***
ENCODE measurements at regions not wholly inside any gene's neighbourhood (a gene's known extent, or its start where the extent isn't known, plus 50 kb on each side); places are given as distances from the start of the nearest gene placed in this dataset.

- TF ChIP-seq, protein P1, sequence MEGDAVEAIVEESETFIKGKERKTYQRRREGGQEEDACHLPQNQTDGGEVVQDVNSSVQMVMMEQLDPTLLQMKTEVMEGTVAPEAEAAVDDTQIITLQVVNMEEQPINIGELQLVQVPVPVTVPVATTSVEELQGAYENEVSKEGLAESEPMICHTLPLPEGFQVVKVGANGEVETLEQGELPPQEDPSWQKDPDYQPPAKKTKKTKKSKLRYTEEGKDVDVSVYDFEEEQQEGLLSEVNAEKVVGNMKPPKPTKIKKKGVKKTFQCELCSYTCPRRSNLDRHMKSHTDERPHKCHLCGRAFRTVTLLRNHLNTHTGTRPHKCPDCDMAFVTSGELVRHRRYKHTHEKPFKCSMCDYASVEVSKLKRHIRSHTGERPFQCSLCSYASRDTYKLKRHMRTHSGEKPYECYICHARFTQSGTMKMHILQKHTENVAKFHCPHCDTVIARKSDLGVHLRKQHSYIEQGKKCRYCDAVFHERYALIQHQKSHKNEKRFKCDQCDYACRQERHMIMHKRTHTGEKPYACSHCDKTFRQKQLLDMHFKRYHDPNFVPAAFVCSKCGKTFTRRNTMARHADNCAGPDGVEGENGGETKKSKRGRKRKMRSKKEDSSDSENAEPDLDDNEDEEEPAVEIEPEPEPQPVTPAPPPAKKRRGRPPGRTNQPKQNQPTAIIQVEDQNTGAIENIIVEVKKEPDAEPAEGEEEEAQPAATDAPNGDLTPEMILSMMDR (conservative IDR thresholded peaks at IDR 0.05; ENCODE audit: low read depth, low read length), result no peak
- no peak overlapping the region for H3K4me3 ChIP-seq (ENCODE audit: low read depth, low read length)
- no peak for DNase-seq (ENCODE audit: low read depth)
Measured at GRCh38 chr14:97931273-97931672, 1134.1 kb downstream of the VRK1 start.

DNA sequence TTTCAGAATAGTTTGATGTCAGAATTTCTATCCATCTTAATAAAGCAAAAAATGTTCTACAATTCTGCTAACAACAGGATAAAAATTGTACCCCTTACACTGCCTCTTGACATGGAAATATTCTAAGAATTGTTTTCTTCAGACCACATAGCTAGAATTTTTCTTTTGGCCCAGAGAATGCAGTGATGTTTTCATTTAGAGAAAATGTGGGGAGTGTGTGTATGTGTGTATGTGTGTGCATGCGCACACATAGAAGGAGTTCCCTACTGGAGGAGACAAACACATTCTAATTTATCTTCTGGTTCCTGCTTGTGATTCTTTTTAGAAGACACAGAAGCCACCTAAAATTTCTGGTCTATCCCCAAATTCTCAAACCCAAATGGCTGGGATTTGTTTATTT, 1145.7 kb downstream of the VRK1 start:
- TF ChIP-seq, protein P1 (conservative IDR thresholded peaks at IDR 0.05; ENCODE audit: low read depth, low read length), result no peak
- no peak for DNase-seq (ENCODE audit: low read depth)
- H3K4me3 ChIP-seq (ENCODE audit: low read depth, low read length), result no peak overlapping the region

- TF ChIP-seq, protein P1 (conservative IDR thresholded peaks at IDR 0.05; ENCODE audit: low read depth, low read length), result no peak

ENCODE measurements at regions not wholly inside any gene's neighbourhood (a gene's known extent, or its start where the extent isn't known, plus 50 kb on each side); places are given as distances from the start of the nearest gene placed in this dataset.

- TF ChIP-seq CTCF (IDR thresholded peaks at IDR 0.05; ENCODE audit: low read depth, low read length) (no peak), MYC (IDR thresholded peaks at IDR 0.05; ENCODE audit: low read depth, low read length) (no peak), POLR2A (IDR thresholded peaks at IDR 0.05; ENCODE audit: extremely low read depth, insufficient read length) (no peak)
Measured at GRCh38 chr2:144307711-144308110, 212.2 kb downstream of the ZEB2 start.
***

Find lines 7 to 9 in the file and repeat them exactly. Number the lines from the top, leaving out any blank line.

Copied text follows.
- TF ChIP-seq, protein P1 (conservative IDR thresholded peaks at IDR 0.05; ENCODE audit: low read depth, low read length), result no peak
- no peak for DNase-seq (ENCODE audit: low read depth)
- H3K4me3 ChIP-seq (ENCODE audit: low read depth, low read length), result no peak overlapping the region